Viral Conjunctivitis
Viral conjunctivitis has many of the same symptoms as bacterial conjunctivitis. Viral eye infections make the eyes look pink in color, whereas bacterial infections make the eyes more red than pink. Another difference between viral and bacterial infections is that viral infections cause more excessive tearing, with little to no pus in the discharge. Bacterial infections usually involve heavy amounts of pus.

Viral eye infections may last anywhere from a few days up to several months. Like all viruses, there are not many treatment options for this type of infection other than cold compresses to comfort the eyes. Infrequently, a doctor may use a steroid eye drop in an attempt to make a very uncomfortable patient feel better, but it does not alter the course of the virus. A newer treatment option that is “off-label” — not specifically approved by the U.S. Food and Drug Administration (FDA) — and has reportedly excellent results is a diluted solution of Betadine, which is directly applied to the eye as an eyedrop in the doctor’s office. Betadine is an iodine solution that is widely used as a sterilization preparation on the skin prior to a surgical procedure.

Allergic Conjunctivitis
Allergic conjunctivitis is more common in adults than children, but it may occur at any age. Allergic conjunctivitis occurs in a rapid fashion as the result of exposure to pollen, grass, dust mites, chemical exposure, certain foods, or exposure to any other substance that you are allergic to. It can be either acute or chronic. Acute allergic conjunctivitis is the eye’s rapid (and exaggerated) response to an allergen. The hallmark symptoms are itchiness of the eyes, redness, and sometimes swelling of the eyelids. If the itchiness worsens when you rub the eyes, it is likely an allergic reaction. Depending on the severity, the eyelids may swell enough to cause them to shut due to the excessive inflammatory response. Acute allergic reactions may involve other areas of the body in addition to the eyes, so it’s wise to seek medical attention. Once your doctor at Vision Source of Texarkana has diagnosed your condition, there are several treatment options to make you more comfortable. Severe allergic reactions may even require prescription medications or epinephrine injections.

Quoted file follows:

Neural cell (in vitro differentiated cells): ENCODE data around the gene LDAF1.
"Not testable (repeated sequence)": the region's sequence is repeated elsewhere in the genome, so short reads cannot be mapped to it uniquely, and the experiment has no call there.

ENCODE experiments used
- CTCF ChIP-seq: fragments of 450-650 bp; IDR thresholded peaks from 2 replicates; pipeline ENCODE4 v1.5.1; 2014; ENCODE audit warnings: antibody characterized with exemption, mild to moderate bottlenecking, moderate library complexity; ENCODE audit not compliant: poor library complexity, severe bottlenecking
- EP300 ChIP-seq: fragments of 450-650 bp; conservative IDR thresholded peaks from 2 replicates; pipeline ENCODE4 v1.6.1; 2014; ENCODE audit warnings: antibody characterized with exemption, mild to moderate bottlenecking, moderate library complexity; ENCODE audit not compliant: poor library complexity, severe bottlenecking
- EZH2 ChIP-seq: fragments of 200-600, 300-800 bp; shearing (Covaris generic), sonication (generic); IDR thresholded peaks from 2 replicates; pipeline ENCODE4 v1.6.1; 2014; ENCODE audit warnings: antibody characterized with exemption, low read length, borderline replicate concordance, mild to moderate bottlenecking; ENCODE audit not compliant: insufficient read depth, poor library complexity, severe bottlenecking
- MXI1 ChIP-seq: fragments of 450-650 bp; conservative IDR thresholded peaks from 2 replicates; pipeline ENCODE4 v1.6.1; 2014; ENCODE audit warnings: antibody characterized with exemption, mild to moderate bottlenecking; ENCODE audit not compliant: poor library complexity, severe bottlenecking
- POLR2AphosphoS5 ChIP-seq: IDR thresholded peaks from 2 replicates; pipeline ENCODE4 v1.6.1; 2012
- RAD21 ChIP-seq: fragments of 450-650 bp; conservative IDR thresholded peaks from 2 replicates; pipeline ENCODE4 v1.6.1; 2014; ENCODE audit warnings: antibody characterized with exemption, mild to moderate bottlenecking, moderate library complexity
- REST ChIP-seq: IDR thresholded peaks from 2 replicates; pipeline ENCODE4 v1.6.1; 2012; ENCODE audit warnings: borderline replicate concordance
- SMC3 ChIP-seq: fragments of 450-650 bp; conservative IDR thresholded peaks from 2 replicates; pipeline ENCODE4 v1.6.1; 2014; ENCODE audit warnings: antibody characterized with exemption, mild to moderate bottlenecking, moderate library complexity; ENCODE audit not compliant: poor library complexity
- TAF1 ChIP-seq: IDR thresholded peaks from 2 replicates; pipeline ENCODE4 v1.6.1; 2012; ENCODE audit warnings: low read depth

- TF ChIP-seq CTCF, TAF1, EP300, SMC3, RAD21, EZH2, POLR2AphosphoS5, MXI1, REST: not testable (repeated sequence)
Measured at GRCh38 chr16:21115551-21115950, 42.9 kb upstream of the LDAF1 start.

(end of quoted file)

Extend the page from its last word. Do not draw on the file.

Chronic allergic conjunctivitis is typically a less severe, but longer lasting manifestation of the same signs and symptoms. Acute conjunctivitis normally occurs when there’s a limited exposure to the offending agent and then it’s removed, whereas chronic conjunctivitis is a result of prolonged exposure to the allergen. Chronic allergic conjunctivitis frequently occurs when someone lives with a pet they are allergic to or due to the seasonal hayfever that occurs in the Spring and Fall months in many areas of the country. Over-the-counter anti-allergy medications are a good way to begin treating chronic allergies. However, prescription tablets, liquid, nasal spray, and eyedrop medications are very effective in the management of chronic allergies.

Macular Degeneration

Age-related Macular Degeneration (AMD) is the leading cause of irreversible vision loss in people over 65 in the United States. It is a slow, progressive, and painless condition that affects the macula, the small central part of the retina that allows you to see fine detail clearly. Many people develop AMD as part of the aging process. This disease can occur in two different forms known as either Dry AMD or Wet AMD.